Statistical analyses were performed using SAS ver 9.4 (SAS Institute Inc., Cary, NC, USA). Analyses between two variables were performed using between-treatment P-value: ANOVA (A) or Kruskal-wallis test (K), and analyses of multivariate factors were performed using between-treatment P-value: Chi-square test (C) or Fishers exact test (F). Post-hoc P-value: testing for Post-hoc method by Bonferroni was performed for validation. Nonparametric testing was applied alongside parametric methods due to inadequate sample sizes in certain subgroups and the potential for non-normal distribution in these segments. This dual approach was adopted to maintain statistical rigor.

Based on panoramic imaging of 1,456 dementia patients, an objective assessment of oral health was performed. They were 74.20 (10.42) years old with an average of 20.67 (8.61) teeth, 565 men and 891 women. Using anthropometric data, BMI was calculated and was 23.37 (3.73). Comorbidities of chronic diseases such as tuberculosis, malignancy, anemia, thyroid disease, diabetes, hypertension, liver disease, and osteoporosis were also assessed. Various blood test indicators were considered in the study. Among these, the levels of C-reactive protein (CRP) and glucose were found to be higher than normal values, while vitamin B12 also showed elevated levels. In contrast, calcium, C-telopeptide, vitamin D, ammonia, Apo E genotype, homocysteine, osteocalcin, troponin-I, and total procollagen type 1 N-terminal propeptide (P1NP) were all within normal ranges (Table 1-3).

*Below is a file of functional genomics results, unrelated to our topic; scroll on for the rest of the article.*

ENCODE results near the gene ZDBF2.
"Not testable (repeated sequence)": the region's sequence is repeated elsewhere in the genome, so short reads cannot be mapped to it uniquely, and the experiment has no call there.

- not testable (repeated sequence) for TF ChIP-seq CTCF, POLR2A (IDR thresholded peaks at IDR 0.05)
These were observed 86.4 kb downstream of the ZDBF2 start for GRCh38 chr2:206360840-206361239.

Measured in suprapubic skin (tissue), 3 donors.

Table 1 Baseline characteristic of subjects.

Total (%)
AgeN1,456
Mean (SD)74.20 (10.42)
Median (IQR)76.00 (11.00)
Min, max20.00, 98.00
GenderN1,456
Male565 (38.80)
Female891 (61.20)
DeceasedN1,456
Yes207 (14.22)
No1,249 (85.78)
Weight (kg)N1,338
Mean (SD)58.45 (10.81)
Median (IQR)58.00 (14.00)
Min, max30.20, 119.00
Height (cm)N1,320
Mean (SD)158.09 (8.80)
Median (IQR)158.00 (13.00)
Min, max111.00, 190.00
BMI (kg/m2)N1,320
Mean (SD)23.37 (3.73)
Median (IQR)23.25 (4.43)
Min, max13.34, 55.19
BMI groupN1,320
<18.5106 (8.03)
≤18.5, >25827 (62.65)
≤25, >30326 (24.70)
≤30, >3556 (4.24)
≤35, >403 (0.23)
≤402 (0.15)

Table 2 Underlying medical conditions.

Total (%)
TuberculosisN1,456
Yes6 (0.41)
No1,450 (99.59)
CancersN1,456
Yes132 (9.07)
No1,324 (90.93)
AnaemiaN1,456
Yes110 (7.55)
No1,346 (92.45)
ThyroidN1,456
Yes158 (10.85)
No1,298 (89.15)
DiabetesN1,456
Yes432 (29.67)
No1,024 (70.33)